Teatox diet – will it do you any good?

Also see: What happens to your body when you crash diet?

Analysing the Teatox health claims

1. The tea is made using a special blend that is used in traditional Chinese alternative medicine.

Don’t really want to go too far down this road, so I will quote John Diamond who wrote “There is really no such thing as alternative medicine, just medicine that works and medicine that doesn’t”. So if this product is an alternative to medicine then it is in fact NOT a medicine.

2. The tea uses Naturopathic Doctors

As with the previous entry, alternative medicine is completely unregulated in the UK. It has been rejected by the medical community as it does not have scientific evidence supporting any of its claims.

3. The tea can be used to ‘cleanse’ your body

Firstly, you do not need to cleanse your body, it does this naturally. Secondly, avoiding junk food, drinking water and including fibre in your diet will do more for you than any detox program. ‘Cleanse’ is just an industry buzzword that is useful to companies as there is no way for your average consumer to test this.

4. The program will detoxify you

There is no scientific evidence that detox diets can produce any benefits, none whatsoever. There is no evidence that the diets will detoxify you. You know what gets rid of toxins? Your liver, kidneys, skin etc … Not a coffee enema or special tea

5. The program will restore the body’s natural balance

Do I even need to bother with this? No of course it won’t, nor does it need to. It is a made up solution to a made up problem. You do not need to re-balance your body and there is no way to test it if you did.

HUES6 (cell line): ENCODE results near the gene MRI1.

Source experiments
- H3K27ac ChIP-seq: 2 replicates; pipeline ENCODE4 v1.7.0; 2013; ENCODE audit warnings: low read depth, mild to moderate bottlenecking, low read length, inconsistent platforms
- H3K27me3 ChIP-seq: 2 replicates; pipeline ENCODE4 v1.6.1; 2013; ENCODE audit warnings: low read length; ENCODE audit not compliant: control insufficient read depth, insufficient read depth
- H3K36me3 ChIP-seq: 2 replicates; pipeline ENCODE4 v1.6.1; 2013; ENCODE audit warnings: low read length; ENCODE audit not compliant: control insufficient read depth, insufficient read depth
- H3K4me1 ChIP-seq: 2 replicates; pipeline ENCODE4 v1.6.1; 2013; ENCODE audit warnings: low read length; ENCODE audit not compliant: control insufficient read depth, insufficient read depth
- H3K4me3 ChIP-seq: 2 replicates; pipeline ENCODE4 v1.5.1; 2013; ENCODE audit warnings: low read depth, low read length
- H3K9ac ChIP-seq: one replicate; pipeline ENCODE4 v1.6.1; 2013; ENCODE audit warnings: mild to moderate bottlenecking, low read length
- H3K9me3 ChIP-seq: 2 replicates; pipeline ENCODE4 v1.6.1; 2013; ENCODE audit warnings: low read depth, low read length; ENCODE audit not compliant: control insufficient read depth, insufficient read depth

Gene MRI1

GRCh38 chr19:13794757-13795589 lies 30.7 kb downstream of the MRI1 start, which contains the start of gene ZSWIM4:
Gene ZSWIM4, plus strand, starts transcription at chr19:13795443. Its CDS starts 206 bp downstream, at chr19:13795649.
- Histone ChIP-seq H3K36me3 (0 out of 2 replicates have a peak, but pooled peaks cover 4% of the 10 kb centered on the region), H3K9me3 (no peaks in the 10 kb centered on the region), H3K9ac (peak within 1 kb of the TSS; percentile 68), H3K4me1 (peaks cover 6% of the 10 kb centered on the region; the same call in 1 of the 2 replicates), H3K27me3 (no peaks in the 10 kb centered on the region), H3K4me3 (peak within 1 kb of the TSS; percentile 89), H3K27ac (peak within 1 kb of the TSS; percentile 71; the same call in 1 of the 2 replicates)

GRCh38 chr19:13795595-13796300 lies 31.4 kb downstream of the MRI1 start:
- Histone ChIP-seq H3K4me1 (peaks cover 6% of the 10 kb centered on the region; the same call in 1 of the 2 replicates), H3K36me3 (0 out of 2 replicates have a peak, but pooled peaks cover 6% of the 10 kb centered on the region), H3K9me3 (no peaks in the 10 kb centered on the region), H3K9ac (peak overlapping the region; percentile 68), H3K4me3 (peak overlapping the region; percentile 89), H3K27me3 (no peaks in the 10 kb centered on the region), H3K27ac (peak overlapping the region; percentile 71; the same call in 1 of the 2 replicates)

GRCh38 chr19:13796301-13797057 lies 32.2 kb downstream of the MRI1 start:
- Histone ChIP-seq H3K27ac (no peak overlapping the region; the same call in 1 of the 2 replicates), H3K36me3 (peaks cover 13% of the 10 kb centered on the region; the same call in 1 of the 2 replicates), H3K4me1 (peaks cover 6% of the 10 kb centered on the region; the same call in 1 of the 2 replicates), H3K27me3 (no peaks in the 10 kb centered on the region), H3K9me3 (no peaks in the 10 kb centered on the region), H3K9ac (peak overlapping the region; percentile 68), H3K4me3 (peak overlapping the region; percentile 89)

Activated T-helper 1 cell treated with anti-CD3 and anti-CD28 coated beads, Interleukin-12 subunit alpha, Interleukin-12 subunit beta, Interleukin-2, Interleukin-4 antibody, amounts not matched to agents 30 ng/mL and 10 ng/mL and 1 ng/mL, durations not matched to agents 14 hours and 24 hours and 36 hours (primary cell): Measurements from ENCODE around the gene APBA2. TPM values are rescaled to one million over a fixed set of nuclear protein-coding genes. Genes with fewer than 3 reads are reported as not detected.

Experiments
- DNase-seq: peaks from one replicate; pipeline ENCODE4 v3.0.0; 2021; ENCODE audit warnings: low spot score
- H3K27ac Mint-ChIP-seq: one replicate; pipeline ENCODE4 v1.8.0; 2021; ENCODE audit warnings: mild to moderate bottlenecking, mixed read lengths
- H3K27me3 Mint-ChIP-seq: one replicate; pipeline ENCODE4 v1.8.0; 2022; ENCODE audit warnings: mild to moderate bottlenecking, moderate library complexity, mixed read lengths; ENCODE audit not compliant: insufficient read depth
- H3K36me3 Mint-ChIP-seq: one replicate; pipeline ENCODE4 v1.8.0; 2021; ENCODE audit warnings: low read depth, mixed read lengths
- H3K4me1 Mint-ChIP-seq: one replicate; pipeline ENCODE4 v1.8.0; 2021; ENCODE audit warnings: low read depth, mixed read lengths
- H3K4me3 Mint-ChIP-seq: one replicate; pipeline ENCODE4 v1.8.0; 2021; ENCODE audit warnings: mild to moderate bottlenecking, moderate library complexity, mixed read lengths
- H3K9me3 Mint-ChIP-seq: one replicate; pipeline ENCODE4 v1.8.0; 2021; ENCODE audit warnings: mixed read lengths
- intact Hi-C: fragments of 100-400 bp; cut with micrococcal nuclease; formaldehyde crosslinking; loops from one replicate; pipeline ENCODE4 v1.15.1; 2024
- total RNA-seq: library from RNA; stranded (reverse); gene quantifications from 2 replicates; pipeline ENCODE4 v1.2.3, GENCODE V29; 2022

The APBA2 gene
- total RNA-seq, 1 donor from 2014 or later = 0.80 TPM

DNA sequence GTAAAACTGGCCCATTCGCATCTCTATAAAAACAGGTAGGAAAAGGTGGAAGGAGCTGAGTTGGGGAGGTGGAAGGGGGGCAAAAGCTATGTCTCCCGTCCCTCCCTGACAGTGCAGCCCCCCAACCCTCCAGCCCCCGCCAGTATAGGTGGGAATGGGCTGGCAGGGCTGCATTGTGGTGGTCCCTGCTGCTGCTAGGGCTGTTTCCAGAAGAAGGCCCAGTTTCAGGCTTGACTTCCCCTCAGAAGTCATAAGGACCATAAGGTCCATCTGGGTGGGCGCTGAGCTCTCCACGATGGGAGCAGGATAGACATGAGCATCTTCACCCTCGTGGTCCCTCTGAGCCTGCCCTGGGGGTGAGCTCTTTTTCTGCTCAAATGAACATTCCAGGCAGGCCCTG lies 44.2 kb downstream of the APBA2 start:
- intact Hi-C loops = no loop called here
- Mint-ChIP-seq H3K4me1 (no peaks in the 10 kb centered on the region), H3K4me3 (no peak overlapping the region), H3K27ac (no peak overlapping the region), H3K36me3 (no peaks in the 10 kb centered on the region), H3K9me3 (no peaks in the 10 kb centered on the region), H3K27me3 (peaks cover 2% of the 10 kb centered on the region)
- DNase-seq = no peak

6. Teatox will reduce cellulite

There is no scientific evidence that anything reduces cellulite long-term. It is a myth that cellulite is caused by toxins, so detoxifying the body would not help. Not that Teatox could detox the body anyway!

Teatox diet – will it do you any good?

7. Teatox produces weight-loss

There is no scientific evidence that detox diets help with weight-loss, there may be some short term weight loss due to water-loss but that will go away after a couple days and is a very dangerous way to lose weight.

A couple of other points on Teatox

Senna Leaf/laxatives

The teatox diet became big news after it was discovered that some of the companies’ teas contained senna. It is from the senna leaf that modern laxatives are created. Taking laxatives when you don’t need them is a popular way for people to lose weight. Not fat mind, just water weight. This produces a short term weight-loss effect and can make you look thinner but at a risk of damaging your body. Side effects of using laxatives include vomiting, nausea, diarrhoea, dizziness, fainting, and dehydration. Most of these effects will make you appear to have lost weight but are a terrible way to achieve this.

Eating disorders

Let’s be honest here, there is a lot of cross-over here between detox diets and eating disorders. The Teatox diet I mentioned above involves a very low-calorie diet, it is seen by people doing it as an extreme way to lose weight. Yeah the companies might try to focus their marketing  on re-balancing your body, or detoxifying etc … but make no mistake the majority of people who do this are doing this to lose weight, fast. This is not a healthy way to achieve fat-loss, it is not even a scientifically proven way to lose fat. At their worst detox diets are a way for people to half starve themselves without their friends, family, and co-workers judging them.


Detox diets are the snake oil of the 21st century, a way for companies to sell their useless products using pseudoscience and anecdotal evidence to people who are desperate. Even 20 minutes of research would tell you that these products are wrong. They are a disgrace to the supplement industry, a disgrace to the fitness industry and the world would be a better place if they were banned altogether.